The first exhibition games could be scrapped next week, and the prospect of having the regular season start as scheduled on Oct. 11 is less and less likely with each day.

Businesses fear losses

Meanwhile, those who work in restaurants, bars, retail stores and other businesses that profit from hockey games fear the lockout could hurt their bottom line.

“It’s going to be a very rough year. We are going to be in the minus,” said Khalid Maskour, whose souvenir shop in Montreal features Canadiens shirts, hats and flags.

Maskour, who estimated half of his business revolves around Habs souvenirs, said a short or cancelled hockey season will take a big bite out of his sales during the winter.

Tony Siwicki of the Silver Heights Restaurant in Winnipeg said since the Jets returned last season, he has bought team gear for staff, hired extra security, and even purchased a bus to shuttle fans from his eatery to home games.

“Now we’ve got all this money out that we … won’t get back. We have to sit on it for, [in] the worst-case scenario, for another year,” Siwicki said.

“I hope they come to an agreement,” he added. “A lot of people … rely on this kind of entertainment to make money, to survive, to support their families.”

Katharine Galaher, a fan in Toronto, said the league should remember people who work in bars and restaurants that make their money off hockey games.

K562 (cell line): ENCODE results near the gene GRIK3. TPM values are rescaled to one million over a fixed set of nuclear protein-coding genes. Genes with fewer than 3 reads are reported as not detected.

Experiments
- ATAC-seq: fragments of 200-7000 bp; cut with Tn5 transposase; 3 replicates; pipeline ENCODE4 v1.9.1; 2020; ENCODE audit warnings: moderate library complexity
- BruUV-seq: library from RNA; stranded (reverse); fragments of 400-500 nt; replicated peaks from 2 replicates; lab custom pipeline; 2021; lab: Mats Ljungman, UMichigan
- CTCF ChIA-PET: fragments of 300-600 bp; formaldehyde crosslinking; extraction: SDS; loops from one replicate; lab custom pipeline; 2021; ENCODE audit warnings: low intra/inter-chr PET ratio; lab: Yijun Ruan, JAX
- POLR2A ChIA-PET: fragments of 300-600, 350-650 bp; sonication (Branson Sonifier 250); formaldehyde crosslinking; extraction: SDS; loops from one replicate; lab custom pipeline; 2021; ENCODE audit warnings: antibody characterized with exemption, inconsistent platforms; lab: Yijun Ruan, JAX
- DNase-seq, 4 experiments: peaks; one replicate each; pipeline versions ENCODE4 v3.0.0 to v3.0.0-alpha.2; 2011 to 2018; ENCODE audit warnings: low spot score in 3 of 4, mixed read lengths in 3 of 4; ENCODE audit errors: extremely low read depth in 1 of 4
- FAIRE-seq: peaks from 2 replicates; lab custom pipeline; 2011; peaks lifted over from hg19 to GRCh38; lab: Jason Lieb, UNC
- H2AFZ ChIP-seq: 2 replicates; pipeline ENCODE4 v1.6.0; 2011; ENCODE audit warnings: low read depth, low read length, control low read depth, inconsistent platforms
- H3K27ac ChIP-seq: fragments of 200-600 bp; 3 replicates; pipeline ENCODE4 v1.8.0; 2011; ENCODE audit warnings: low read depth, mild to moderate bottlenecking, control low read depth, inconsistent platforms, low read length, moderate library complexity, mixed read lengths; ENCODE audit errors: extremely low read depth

“They need to think of the well-being of everyone else that’s losing their jobs for the season,” she said.

With files from The Canadian Press

Movies play a £4.6bn role in brightening the UK picture

The study, carried out by Oxford Economics, shows that while UK film directly contributed £1.6bn to the economy last year, this figure rises to £4.6bn when taking into account other factors such as the boost it gives to tourism and trade.

The direct contribution of £1.6bn is up from around £1.5bn last year, although lower than 2009, when the study says the industry contributed more than £1.7bn.

However, the independent report – commissioned by the British Film Institute and film studios Pinewood Shepperton – said that in 2011 the film industry supported 44,000 direct jobs, an increase of 8,000 on 2009, and 117,000 jobs indirectly (up 17,000).

The study also suggested films showing off the UK give a yearly boost to international tourist spending to the UK of up to £2.1bn, translating into a contribution of roughly £1bn to the economy.

Ed Vaizey, the minister for culture, communications and creative industries, said the report “reminds us of the crucial role the industry plays in job creation, tourism, inward investment and the promotion of all that is great about Britain”.

Although Pinewood Shepperton chief executive Ivan Dunleavy said the study showed the industry was “performing well relative to today’s economic climate”, he added: “We can do more.”

He said: “We now need to look at how to enable further investment in infrastructure and how to build on the UK’s growing international reputation to boost exports.”

Pinewood Shepperton had a £200m expansion plan rejected in January, and is in the process of preparing a new application.

PwC reveals its tax bill: £305,000 per partner

Speaking to The Independent on the release of PwC’s annual results today, senior partner Ian Powell said the firm decided to show the tax contribution as there is “currently such a lot of focus on people paying their way”.

Bankers have been bashed for their bonus payments and non-domiciles for tax avoidance, and the Shareholder Spring highlighted executives’ mammoth pay packets.